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Dr Elizabeth Stringer Discusses Comprehensive Treatment for Patients With Opioid Use Disorder

While opioids tend to cost very little, they lead to overutilization downstream, so patients with opioid use disorder should be treated in a comprehensive manner that includes behavioral health and social support, said Elizabeth Stringer, PhD, chief science and clinical officer of axialHealthcare.


While opioids tend to cost very little, they lead to overutilization downstream, so patients with opioid use disorder should be treated in a comprehensive manner that includes behavioral health and social support, said Elizabeth Stringer, PhD, chief science and clinical officer of axialHealthcare.

Transcript

There are currently 3 FDA-approved opioid use disorder medications: methadone, buprenorphine, and naltrexone. Since adoption of these medications is low by treatment providers, reimbursement varies considerably among private and public payers. Given the variability among the medications, do your clients see these products as cost-effective?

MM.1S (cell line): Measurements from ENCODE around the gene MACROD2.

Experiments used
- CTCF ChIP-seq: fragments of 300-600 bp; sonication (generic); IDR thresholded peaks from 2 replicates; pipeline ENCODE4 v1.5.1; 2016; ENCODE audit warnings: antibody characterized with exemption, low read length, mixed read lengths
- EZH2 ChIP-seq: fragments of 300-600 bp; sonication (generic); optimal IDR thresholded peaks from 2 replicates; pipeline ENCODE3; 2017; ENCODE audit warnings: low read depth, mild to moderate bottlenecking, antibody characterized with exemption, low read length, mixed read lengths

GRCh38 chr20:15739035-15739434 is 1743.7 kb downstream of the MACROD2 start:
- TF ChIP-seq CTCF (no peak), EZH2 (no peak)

One of the earliest challenges that we had at axial with helping the plans understand what were some of the large drivers and waste when it comes to medical healthcare utilization is around the pain and opioid space. Opioids are typically generic, and they cost the plans very little, but they lead to downstream overutilization, because it puts the patients at risk for emergency department [ED] visits, for inpatient hospital stays and ends up driving up care over time.

Very similarly, we are doing the same thing in the opioid use disorder space. Plans look at buprenorphine, suboxone, vivitrol as expensive treatments, particularly when that medication-assisted therapy, it’s not just the medication that might be expensive, it’s also that assisted part that behavioral health support and therapy, the case management and social support.

What we help the plans see is that when patients are treated in this comprehensive manner that addresses the biopsychosocial issues of opioid use disorder, that actually decreases cost, not only in the long run, but very much in the short run, as well. What happens is that when patients with opioid use disorder do not receive this comprehensive treatment, they’re rates of relapse skyrocket, and this leads to increase in ED and inpatient utilization at the hospital, which is completely unnecessary and can be mitigated when plans support and reimburse providers for that comprehensive patient treatment.

 
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